Tonite I managed to connect with a fellow across the street that makes gold nugget jewelry and sells from his workbench for half of what the jewelry stores sell his work for. The man does awesome work with local Atlin gold and I picked out a pretty darn nice gold nugget necklace whom my Sweetie has purchased for me as a birthday present.
Overall, we've had a wonderful day and as I sit here by the fire with the laptop and watch the awesome lemon yellow sunset over the mountains slowly fading to orange with only a ripple on Atlin Lake, I can't think of another place we've seen in our travels this summer that's quite so beautiful. There isn't a cloud in the sky tonite and it's chilling down fast. This is just the weather we were hoping for before leaving here and making our way back toward Little Atlin where we'll visit with a friend of Andy's.
Don't forget to check out the picture of the day for a really nice shot of Atlin Lake. It can't begin to do it justice because the lake is so huge, but here's a little window on a piece of it at
Picture of the Day.
We got pretty lucky at this campsite out on the lake. We managed to pick up a Wi-Fi signal last night and tracked it down at the library. Judging from the four different directional antennas transmitting the entire town must have that capability, which is really awesome. However, I doubt I'll be so lucky in the next few days so you may not hear from me for a little while.

7/26/2006 7:24 PM

Atlin Bound

By this afternoon we were back in British Columbia. Of course we'll have to go back to the Yukon in order to get to Nimpo Lake but for now, we're in our home province.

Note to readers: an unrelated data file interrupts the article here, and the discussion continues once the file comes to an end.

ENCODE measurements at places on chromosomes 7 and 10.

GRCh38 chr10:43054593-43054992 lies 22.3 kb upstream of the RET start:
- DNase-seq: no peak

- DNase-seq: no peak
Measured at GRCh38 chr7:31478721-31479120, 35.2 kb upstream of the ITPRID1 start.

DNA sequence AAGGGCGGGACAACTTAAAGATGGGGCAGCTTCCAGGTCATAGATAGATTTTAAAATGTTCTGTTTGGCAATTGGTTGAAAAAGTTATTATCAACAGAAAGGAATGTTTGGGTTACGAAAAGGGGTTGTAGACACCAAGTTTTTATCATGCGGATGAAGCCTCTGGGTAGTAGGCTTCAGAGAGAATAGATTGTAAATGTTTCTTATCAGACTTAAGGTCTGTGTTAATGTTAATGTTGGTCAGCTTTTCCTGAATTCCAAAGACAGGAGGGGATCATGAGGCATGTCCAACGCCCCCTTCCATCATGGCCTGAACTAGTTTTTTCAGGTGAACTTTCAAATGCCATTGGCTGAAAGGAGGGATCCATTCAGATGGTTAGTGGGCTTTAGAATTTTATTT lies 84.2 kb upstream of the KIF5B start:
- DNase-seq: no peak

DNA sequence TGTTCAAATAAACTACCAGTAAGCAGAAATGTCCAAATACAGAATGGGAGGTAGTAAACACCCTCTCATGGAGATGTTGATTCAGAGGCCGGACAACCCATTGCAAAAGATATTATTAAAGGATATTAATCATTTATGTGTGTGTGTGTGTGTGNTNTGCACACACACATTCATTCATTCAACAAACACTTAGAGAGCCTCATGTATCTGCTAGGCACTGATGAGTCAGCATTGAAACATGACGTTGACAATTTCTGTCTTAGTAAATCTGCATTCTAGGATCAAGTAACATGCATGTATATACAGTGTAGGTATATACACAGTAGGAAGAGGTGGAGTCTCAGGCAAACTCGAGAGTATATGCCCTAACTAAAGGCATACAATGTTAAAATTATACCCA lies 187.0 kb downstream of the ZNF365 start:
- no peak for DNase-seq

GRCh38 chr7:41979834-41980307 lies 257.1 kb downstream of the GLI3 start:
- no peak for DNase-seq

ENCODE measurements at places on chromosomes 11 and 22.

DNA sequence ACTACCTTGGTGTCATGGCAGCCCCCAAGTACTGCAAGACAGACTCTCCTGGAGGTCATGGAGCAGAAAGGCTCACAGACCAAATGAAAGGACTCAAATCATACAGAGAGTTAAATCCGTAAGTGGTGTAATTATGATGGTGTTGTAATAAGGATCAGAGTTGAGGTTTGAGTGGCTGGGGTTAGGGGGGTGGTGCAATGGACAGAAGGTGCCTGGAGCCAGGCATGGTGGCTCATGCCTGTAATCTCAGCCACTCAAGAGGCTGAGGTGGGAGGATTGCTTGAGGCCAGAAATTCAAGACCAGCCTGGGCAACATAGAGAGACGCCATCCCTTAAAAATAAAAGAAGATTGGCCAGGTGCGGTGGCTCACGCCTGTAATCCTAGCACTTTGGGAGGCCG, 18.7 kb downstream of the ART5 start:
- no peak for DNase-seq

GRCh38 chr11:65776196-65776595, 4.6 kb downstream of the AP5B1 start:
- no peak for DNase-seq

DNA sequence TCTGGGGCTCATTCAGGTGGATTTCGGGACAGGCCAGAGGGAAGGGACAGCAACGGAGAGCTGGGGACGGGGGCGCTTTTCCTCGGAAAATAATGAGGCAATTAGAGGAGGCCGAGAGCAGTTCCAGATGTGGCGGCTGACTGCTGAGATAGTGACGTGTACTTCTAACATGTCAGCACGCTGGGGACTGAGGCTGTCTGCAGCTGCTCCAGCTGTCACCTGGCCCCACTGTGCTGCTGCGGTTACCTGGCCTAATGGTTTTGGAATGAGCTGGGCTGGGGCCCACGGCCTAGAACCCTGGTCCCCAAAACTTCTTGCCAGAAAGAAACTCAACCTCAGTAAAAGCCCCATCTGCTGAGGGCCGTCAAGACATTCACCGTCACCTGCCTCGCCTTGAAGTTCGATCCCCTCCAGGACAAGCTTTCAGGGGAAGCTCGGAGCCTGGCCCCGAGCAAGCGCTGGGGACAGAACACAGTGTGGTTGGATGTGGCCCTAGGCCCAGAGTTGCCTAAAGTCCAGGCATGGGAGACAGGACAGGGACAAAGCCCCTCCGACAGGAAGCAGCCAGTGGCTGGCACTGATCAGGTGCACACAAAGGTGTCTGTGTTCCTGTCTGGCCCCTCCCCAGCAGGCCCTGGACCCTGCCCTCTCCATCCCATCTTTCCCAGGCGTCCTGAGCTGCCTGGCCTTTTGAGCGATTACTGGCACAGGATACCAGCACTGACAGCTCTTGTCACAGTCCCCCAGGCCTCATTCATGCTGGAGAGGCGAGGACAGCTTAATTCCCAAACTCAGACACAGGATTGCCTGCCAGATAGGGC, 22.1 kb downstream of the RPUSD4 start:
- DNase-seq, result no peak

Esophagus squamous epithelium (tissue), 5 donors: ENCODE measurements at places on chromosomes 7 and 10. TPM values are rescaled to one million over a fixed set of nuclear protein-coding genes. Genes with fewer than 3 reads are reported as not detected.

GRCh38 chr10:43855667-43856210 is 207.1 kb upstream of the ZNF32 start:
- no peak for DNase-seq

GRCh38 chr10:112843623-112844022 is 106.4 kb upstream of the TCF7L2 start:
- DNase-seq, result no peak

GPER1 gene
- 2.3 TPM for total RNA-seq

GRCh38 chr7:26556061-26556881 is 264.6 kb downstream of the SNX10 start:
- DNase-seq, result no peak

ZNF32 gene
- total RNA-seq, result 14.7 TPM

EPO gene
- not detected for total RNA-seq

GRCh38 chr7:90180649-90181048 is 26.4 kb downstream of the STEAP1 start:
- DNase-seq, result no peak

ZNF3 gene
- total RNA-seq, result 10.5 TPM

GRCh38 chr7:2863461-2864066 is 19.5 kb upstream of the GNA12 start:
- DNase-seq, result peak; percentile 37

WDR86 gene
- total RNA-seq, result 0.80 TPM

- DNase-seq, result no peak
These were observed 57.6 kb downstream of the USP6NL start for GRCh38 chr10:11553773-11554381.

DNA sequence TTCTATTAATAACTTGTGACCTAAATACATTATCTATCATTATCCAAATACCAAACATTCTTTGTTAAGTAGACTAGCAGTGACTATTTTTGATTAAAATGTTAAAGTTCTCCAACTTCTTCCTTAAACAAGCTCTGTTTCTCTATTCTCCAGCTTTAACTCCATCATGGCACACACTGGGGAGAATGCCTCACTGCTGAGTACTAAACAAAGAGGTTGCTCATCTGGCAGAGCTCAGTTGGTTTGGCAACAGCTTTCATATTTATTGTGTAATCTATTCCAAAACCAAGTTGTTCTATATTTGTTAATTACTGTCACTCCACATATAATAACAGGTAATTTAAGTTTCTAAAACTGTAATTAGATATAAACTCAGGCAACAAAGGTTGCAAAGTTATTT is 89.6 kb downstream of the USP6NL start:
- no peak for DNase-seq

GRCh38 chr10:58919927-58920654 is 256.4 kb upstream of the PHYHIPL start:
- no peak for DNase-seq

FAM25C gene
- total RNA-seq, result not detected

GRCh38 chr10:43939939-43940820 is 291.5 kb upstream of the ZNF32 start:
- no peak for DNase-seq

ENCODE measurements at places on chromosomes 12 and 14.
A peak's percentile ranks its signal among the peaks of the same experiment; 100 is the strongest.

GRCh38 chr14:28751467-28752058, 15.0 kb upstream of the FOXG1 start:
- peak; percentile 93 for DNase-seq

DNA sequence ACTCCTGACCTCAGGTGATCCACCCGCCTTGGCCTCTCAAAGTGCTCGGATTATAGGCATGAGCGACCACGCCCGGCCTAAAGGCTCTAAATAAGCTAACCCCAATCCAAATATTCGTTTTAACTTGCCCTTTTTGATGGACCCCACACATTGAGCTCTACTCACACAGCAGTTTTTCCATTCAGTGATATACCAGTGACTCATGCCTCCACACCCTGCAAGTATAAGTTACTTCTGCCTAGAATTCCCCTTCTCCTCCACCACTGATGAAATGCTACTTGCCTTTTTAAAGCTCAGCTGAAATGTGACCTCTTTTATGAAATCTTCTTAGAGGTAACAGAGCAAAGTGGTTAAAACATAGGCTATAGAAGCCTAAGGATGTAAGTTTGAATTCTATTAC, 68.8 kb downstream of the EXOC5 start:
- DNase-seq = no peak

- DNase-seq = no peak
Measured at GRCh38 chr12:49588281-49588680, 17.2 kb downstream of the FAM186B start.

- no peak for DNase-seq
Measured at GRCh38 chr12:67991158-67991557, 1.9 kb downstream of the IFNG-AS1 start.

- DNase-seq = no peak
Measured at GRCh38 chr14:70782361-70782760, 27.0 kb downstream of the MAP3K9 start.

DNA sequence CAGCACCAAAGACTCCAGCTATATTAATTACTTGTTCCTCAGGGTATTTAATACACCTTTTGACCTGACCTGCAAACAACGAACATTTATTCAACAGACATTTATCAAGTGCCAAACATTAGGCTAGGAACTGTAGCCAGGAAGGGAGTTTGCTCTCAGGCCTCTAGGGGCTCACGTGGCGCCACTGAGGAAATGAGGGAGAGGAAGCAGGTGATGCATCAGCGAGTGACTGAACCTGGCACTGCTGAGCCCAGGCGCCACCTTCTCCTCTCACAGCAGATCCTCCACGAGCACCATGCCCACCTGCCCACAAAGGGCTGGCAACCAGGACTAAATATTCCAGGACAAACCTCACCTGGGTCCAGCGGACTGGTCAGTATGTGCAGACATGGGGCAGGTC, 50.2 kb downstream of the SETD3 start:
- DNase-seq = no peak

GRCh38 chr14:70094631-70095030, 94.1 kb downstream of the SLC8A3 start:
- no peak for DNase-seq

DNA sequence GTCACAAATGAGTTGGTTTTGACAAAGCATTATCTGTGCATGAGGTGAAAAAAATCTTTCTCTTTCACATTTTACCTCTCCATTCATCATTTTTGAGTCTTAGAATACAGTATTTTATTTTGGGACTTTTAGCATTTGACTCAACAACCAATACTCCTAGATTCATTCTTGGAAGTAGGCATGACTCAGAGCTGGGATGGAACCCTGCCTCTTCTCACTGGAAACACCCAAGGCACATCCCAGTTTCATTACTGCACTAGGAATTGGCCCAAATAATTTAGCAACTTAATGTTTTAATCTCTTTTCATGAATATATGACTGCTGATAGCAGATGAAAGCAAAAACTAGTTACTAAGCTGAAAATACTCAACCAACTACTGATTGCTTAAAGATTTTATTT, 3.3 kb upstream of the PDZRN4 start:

We left Carcross this morning heading to Atlin. We passed Tagish Lake which looks like it would be an absolutely gorgeous lake color wise if the sun had been shining. Even so, the lake is very pretty and surrounded by high hills and mountains. We turned just before Jake's Corner and headed southeast toward Little Atlin Lake. It too is a really colorful and beautiful lake that would be outstanding if the sun had been reflecting off of the water. The country began to change as soon as we left Tagish Lake behind becoming more and more similiar to our neck of the woods. Lots of open pine forest, some spruce and aspen with a ground cover of kinnickinnick underneath. Mountains, some of them very close, bagan to rear up on the horizon and there were several lakes along the highway
Atlin itself is quite a neat place. The little town sits right on the massive 300 square mile lake, the largest freshwater lake in British Columbia, with the Coastal Range right across the lake from it. There is a massive mountain rearing up just south east of the town that you assume is across the lake. Nope, it's on the lake! I believe our camp host told us that the island was about 19 miles long and 15 miles wide and according to the MilePost, Birch Mountain at 6755 feet is the highest point on fresh water anywhere in the world. Too cool! But for now, we're calling it Harold's Island after a really good friend that told us all about this incredible sight and you can see it on your upper right.
Atlin itself should be a bustling little tourist trap much like Skagway or even Dawson City but it isn't in the least. In fact it's a very quiet little town where the people are all friendly, and there are quite a few old buildings here and there with discreet signs on the sides describing what the building was used for at one time. One was a grocer, another a morgue, a madame's house of ill repute, etc. I haven't come across a 'trinket' store or gift store yet, although I'm sure there must be one somewhere. I wouldn't mind looking at some gold jewelry, especially since Atlin was an extremely rich gold producing area at one time, and in fact, a large nugget was pulled out by a couple of fellows in 1981 that weighed in at just over 36 troy ounces.